Recently I spent a long weekend in Taipei; I once traveled to Taiwan about nine years ago. At that time I was amazed by the local cuisine, but this time I had more time to get a “feel” for the city, its culture and people.
What “amazed” me was the people working in the service industry. They were all so kind and pleasant: The taxi drivers, bookstore workers and also people who work in department stores, hotels and museums.
The first time when I stepped outside of my hotel in Taipei and got into a taxi, the driver said “thank you, thank you for taking my taxi…” For a second, I didn’t know what to say in response. I’ve never received such appreciation from a taxi driver before. I’m used to being asked by taxi drivers where I want to go and then there is a good chance they will tell me they do not want to go to a particular place and that I need to get another taxi.
I wonder if it was the softer tone in their dialect making the conversation more pleasant or it’s just that the people there are more patient, polite and kind. I enjoyed every minute I spent in Taipei, where I shopped, spent more money than I planned, just because the shopping experience was so nice.
When I was shopping in Taipei, I didn’t mind waiting, as people seemed more relaxed there. When it was my turn and the clerk was talking to me asking what I needed, other customers were also very patient and polite.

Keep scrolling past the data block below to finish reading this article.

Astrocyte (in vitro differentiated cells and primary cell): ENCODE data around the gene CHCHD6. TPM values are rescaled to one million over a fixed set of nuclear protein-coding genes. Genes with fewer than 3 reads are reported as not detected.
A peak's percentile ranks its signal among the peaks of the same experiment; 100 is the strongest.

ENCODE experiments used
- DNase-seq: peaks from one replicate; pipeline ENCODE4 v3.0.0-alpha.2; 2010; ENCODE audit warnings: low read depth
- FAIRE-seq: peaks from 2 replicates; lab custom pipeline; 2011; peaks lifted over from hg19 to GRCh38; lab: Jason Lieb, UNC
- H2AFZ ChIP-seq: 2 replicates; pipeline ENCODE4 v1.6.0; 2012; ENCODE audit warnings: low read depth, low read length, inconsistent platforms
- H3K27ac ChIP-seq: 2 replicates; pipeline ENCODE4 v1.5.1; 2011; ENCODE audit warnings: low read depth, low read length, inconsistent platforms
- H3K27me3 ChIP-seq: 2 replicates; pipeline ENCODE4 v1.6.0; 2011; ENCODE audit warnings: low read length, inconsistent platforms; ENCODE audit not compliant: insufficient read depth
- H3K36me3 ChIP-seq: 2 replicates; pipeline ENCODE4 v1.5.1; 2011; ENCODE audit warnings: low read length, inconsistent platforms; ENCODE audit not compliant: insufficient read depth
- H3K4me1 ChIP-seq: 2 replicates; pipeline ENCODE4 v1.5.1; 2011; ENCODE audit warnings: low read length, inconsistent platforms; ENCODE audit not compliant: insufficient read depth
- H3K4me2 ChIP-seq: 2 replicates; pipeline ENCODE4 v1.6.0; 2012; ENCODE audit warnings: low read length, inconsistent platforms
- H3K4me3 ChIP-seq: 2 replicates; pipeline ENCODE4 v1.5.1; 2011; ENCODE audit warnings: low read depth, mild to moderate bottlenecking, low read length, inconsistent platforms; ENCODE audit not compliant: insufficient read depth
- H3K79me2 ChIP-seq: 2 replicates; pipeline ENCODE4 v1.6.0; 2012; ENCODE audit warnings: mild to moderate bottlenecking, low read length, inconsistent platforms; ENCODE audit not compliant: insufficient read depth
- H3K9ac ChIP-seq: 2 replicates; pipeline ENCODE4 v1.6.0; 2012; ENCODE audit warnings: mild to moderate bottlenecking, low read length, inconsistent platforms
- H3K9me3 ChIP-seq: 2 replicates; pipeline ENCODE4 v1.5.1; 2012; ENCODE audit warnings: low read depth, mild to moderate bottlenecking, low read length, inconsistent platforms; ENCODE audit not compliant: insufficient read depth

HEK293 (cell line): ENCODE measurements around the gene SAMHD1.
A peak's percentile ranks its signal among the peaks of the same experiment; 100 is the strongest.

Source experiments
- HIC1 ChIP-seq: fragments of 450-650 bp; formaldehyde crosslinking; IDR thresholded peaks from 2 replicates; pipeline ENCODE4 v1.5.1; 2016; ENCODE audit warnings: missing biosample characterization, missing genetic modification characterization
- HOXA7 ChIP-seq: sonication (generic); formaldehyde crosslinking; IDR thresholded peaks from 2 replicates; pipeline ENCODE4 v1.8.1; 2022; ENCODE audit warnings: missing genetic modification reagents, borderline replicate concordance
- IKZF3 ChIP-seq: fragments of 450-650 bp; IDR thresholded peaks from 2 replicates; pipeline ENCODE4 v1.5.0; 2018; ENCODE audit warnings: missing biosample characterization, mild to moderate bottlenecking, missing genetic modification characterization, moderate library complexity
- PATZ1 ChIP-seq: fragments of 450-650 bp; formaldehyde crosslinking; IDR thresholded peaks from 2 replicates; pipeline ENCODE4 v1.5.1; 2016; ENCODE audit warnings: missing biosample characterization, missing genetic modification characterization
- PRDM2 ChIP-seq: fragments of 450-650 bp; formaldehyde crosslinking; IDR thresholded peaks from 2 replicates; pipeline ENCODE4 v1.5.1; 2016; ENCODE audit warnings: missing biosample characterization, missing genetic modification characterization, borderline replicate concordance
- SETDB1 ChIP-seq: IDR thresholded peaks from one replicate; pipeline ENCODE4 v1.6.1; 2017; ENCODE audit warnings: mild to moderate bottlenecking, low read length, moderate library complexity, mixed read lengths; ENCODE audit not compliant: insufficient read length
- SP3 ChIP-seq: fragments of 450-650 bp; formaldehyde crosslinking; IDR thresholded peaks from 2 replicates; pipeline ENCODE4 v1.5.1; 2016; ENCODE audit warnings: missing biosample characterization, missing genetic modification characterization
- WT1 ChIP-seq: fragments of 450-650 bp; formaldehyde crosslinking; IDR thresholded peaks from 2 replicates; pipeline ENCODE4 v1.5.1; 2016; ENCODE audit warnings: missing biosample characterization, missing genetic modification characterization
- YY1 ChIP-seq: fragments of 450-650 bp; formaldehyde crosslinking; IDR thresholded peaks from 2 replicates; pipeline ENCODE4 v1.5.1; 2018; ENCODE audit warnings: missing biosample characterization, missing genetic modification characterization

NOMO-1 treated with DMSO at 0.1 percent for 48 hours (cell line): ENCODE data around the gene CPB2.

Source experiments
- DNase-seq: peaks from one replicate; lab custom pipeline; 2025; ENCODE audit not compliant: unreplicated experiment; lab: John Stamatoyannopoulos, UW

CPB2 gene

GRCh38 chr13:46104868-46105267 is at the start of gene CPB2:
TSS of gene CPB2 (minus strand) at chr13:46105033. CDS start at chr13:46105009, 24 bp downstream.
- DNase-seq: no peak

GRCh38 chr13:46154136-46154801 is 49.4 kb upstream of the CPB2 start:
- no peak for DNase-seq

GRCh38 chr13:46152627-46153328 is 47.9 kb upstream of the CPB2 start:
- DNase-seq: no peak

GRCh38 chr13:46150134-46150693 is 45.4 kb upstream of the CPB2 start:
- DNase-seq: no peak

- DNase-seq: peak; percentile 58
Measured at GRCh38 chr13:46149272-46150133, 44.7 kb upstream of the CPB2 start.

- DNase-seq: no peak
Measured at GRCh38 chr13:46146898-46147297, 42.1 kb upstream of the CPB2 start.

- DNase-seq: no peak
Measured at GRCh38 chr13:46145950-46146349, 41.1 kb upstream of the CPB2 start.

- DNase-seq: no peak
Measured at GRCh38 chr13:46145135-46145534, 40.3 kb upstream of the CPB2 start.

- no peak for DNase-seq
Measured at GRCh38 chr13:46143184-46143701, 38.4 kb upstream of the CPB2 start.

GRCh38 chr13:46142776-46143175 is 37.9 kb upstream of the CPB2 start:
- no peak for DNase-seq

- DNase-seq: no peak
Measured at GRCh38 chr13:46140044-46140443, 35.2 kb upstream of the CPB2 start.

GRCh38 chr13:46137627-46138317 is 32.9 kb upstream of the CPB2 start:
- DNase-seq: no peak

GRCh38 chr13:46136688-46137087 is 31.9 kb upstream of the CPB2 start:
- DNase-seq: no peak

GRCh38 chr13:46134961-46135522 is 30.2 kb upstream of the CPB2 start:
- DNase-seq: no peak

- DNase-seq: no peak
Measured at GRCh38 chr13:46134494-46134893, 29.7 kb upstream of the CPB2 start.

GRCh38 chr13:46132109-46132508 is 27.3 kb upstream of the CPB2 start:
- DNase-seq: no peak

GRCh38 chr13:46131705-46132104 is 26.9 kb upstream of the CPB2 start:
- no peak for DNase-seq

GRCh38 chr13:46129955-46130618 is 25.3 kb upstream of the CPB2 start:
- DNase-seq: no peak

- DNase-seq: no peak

After I returned to Hong Kong, I started to think that maybe there is room for our service industry to improve; the city is known as a “shopping paradise” after all, and let’s face it, we’ve all had bad shopping experiences! We’ve all heard complaints from our friends about employees at cosmetic or luxury bag counters who did not provide good service because they think “you will not buy anything”.
Government data show that retail sales in Hong Kong have been declining year-on-year for three consecutive months from February to April, so now might be a good time for us to pause and think about how can we improve the shopping experience for consumers, and this could be helpful to the entire retail industry.
Chinese mainland netizens mock a sign used to be seen in stores decades ago in mainland cities, which read “do not beat or insult customers”. The sign speaks for itself about what the service industry was once like on the mainland!
But we all see how far the mainland has come, from “don’t beat the customers” to “be delightful”. If you have dined in Haidilao, the famous Chinese hotpot restaurant chain, you know what I’m talking about. The waiters and waitresses are so charming, so polite, always smiling; they really seem to enjoy their work. So even the restaurant charges more, people still prefer to go there. It is very difficult to get a table there during peak hours.
I consider people who work in the service industry in Hong Kong very professional and they clearly respect their jobs, so maybe companies in Hong Kong need to improve their “corporate culture”, and do more team building, or just go to Haidilao and ask the owner what he has been doing to make his employees so happy.
Once the employees are happier, I believe they will treat their customers better.
The author is business editor at China Daily Hong Kong Edition.